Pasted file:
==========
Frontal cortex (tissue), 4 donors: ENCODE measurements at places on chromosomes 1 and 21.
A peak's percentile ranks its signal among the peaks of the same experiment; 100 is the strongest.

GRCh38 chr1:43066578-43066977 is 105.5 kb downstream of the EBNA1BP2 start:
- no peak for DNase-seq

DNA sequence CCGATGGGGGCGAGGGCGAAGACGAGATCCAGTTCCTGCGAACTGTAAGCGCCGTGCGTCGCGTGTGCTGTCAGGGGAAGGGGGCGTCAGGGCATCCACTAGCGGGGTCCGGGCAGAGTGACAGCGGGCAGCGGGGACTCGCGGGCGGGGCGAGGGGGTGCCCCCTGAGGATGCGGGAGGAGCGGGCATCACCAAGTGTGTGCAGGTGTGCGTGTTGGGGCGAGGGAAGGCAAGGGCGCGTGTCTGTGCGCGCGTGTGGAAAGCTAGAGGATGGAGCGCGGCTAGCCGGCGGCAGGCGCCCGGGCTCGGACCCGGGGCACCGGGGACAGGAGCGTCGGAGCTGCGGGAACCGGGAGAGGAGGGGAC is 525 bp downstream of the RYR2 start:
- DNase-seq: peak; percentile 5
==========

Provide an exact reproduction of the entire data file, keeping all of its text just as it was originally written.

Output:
Frontal cortex (tissue), 4 donors: ENCODE measurements at places on chromosomes 1 and 21.
A peak's percentile ranks its signal among the peaks of the same experiment; 100 is the strongest.

GRCh38 chr1:43066578-43066977 is 105.5 kb downstream of the EBNA1BP2 start:
- no peak for DNase-seq

DNA sequence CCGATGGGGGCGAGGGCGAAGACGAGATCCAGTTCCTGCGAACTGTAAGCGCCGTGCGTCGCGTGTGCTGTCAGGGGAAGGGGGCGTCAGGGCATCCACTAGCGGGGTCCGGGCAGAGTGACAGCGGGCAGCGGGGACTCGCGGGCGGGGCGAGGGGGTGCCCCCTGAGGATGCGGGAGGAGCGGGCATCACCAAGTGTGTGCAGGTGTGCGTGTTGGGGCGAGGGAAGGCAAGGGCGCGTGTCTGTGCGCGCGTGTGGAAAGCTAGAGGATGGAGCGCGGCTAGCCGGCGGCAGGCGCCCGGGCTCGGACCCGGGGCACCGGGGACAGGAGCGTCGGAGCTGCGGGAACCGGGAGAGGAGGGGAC is 525 bp downstream of the RYR2 start:
- DNase-seq: peak; percentile 5